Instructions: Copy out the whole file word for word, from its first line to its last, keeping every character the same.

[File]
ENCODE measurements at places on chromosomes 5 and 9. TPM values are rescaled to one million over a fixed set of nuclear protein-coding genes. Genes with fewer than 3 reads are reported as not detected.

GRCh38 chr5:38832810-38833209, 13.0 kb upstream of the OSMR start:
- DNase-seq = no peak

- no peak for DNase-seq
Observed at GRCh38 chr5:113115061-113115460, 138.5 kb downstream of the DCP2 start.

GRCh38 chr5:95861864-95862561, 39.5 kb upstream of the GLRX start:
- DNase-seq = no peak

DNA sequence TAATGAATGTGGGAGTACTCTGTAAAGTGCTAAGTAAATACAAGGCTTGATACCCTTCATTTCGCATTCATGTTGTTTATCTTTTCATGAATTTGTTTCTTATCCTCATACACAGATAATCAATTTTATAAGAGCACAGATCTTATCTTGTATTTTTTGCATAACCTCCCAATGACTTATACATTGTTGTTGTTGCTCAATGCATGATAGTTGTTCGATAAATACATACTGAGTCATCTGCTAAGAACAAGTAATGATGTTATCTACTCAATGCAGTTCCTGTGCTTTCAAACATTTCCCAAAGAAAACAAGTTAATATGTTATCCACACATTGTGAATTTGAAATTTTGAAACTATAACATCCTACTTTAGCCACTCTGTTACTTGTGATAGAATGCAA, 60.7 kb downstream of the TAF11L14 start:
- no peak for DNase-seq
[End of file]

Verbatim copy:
ENCODE measurements at places on chromosomes 5 and 9. TPM values are rescaled to one million over a fixed set of nuclear protein-coding genes. Genes with fewer than 3 reads are reported as not detected.

GRCh38 chr5:38832810-38833209, 13.0 kb upstream of the OSMR start:
- DNase-seq = no peak

- no peak for DNase-seq
Observed at GRCh38 chr5:113115061-113115460, 138.5 kb downstream of the DCP2 start.

GRCh38 chr5:95861864-95862561, 39.5 kb upstream of the GLRX start:
- DNase-seq = no peak

DNA sequence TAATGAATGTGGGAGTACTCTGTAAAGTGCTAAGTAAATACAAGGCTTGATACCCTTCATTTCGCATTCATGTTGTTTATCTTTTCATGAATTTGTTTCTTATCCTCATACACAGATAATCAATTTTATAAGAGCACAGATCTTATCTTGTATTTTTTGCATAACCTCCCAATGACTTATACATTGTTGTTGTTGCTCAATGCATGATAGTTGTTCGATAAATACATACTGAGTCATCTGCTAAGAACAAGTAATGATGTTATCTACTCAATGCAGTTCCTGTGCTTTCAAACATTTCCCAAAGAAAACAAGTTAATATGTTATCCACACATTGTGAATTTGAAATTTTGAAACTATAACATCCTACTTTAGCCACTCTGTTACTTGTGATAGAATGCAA, 60.7 kb downstream of the TAF11L14 start:
- no peak for DNase-seq